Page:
How to Turn Your Data into Dollars

If there’s one key fac­tor defin­ing whether a busi­ness is going to be suc­cess­ful in the future, it’s how well it uses, acts on and man­ages its data. Busi­ness­es that put data at the cen­tre of their oper­a­tions are sure to see huge improve­ments, from increased rev­enue, to improved effi­cien­cy, greater cus­tomer loy­al­ty, high­er prof­its and increased mar­ket cap­i­tal­i­sa­tion – to name a few.

See data in a new light

The first step to unlock­ing the true val­ue of your data is find­ing out what you are cur­rent­ly col­lect­ing across the entire busi­ness, where it’s stored and in what for­mat. Unfor­tu­nate­ly, this isn’t always as sim­ple as it sounds. Soft­ware solu­tions can be acquired cheap­ly and eas­i­ly, but they rarely offer any cen­tral strat­e­gy or over­sight. These are gen­er­al­ly good for solv­ing prob­lems quick­ly, but often result in infor­ma­tion silos, which actu­al­ly ham­pers the process of integration.

The good news is, pur­pose-built cus­tomer intel­li­gence soft­ware can often help to break these silos down, by mak­ing data cen­tral­ly avail­able via one com­mon plat­form. Be sure to also con­sid­er which oth­er depart­ments might ben­e­fit from the data you’re col­lect­ing and encour­age them to make use of it. Once depart­ments see the ben­e­fits of data shar­ing, they’ll be more like­ly to impart their own.

Understand the value of your data

The val­ue of data has changed over the years. Ini­tial­ly it could only be used to find out the results of a par­tic­u­lar cam­paign. This was known as descrip­tive ana­lyt­ics. Now, with high quan­ti­ties of data avail­able, busi­ness­es can engage in pre­dic­tive ana­lyt­ics, allow­ing them to fore­cast the most like­ly result of a par­tic­u­lar mar­ket­ing mes­sage or activ­i­ty. And with high speed ana­lyt­ics, com­pa­nies can now work out what will dri­ve cus­tomer behav­ior, at that pre­cise point in their jour­ney. Take Ama­zon, for exam­ple. By exam­in­ing the pur­chas­ing pat­terns of their cus­tomers, they can com­pare them to sim­i­lar trans­ac­tions and then pro­duce per­son­alised rec­om­men­da­tions for what cus­tomers might want to buy next.

Be wary of walled gardens

Pro­tect­ing your cus­tomer data doesn’t just mean keep­ing it safe from hack­ers. It also means lim­it­ing access by third-par­ty “walled gar­den” envi­ron­ments like Face­book, LinkedIn and Google. On the one hand, these plat­forms have enor­mous reach, and the user data they col­lect allows them to deliv­er high­ly tar­get­ed adver­tis­ing. On the oth­er hand, these plat­forms use the data they col­lect for them­selves, only shar­ing aggre­gat­ed, par­tial reports with their clients.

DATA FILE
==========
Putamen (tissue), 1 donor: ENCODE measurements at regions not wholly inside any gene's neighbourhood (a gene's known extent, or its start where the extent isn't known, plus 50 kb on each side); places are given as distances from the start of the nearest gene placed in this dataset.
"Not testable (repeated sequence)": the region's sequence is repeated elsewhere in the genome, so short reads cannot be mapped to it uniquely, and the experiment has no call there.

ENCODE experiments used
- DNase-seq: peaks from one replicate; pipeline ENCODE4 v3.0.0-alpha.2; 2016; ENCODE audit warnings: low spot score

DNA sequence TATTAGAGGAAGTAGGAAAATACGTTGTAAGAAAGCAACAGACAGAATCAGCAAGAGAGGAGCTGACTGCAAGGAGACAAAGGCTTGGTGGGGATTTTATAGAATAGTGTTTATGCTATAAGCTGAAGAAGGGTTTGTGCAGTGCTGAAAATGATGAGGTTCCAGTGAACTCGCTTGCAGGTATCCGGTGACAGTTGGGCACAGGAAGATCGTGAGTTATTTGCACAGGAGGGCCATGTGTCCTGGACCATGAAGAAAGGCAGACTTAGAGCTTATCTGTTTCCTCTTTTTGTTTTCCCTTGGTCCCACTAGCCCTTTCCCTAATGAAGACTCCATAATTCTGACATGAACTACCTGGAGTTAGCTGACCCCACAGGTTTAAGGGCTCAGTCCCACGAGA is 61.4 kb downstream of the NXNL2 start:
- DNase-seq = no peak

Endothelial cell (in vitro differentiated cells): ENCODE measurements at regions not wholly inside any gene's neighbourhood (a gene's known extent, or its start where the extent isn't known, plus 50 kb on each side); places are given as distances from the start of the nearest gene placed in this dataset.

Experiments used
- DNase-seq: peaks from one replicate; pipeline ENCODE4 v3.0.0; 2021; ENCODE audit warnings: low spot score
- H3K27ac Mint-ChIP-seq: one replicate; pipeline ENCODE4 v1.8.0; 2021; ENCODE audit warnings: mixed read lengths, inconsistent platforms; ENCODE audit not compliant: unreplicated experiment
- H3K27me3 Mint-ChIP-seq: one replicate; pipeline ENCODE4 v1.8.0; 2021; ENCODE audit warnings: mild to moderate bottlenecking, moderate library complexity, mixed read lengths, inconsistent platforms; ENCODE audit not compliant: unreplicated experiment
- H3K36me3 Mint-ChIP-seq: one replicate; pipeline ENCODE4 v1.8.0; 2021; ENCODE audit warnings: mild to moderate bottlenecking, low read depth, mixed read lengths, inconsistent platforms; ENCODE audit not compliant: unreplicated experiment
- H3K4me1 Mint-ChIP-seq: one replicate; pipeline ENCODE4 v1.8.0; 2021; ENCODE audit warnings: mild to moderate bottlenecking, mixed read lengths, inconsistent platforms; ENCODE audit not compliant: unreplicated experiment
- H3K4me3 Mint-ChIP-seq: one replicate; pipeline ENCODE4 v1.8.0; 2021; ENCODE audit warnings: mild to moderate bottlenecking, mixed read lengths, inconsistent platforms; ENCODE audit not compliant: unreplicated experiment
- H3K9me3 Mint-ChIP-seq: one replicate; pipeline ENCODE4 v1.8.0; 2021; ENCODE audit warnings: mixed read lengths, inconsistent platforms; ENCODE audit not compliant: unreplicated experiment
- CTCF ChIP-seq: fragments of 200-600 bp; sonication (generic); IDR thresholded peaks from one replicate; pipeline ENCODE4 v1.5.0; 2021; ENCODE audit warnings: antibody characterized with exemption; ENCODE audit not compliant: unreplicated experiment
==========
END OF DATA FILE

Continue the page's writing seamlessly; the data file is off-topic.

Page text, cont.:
This has two sig­nif­i­cant impli­ca­tions. First­ly, if a cus­tomer has inter­act­ed with your brand with­in a walled gar­den, you won’t be able to access the entire­ty of the data sur­round­ing that inter­ac­tion. This results in a frag­ment­ed, incon­sis­tent and frus­trat­ing expe­ri­ence for your cus­tomer. Sec­ond­ly, walled gar­dens sell their ser­vices to any­one will­ing to pay, allow­ing your com­peti­tors to tar­get peo­ple inter­est­ed in your prod­ucts or services.

One thing is clear – the more data you col­lect, the more you’ll under­stand your cus­tomers’ behav­iour. And when you have an effi­cient cus­tomer intel­li­gence plan in place, you’ll be in a bet­ter posi­tion to pre­dict their behav­iour. Fol­low­ing this, you’ll be able to tar­get them with the types of mes­sages most like­ly to add value—for both of you.

Once your cus­tomer ana­lyt­ics is in place and the whole busi­ness is work­ing from the same sin­gle view of the cus­tomer, every cus­tomer inter­ac­tion with your busi­ness will feel coher­ent and con­sis­tent. That’s the hall­mark of the cus­tomer expe­ri­ences deliv­ered by the world’s most suc­cess­ful brands.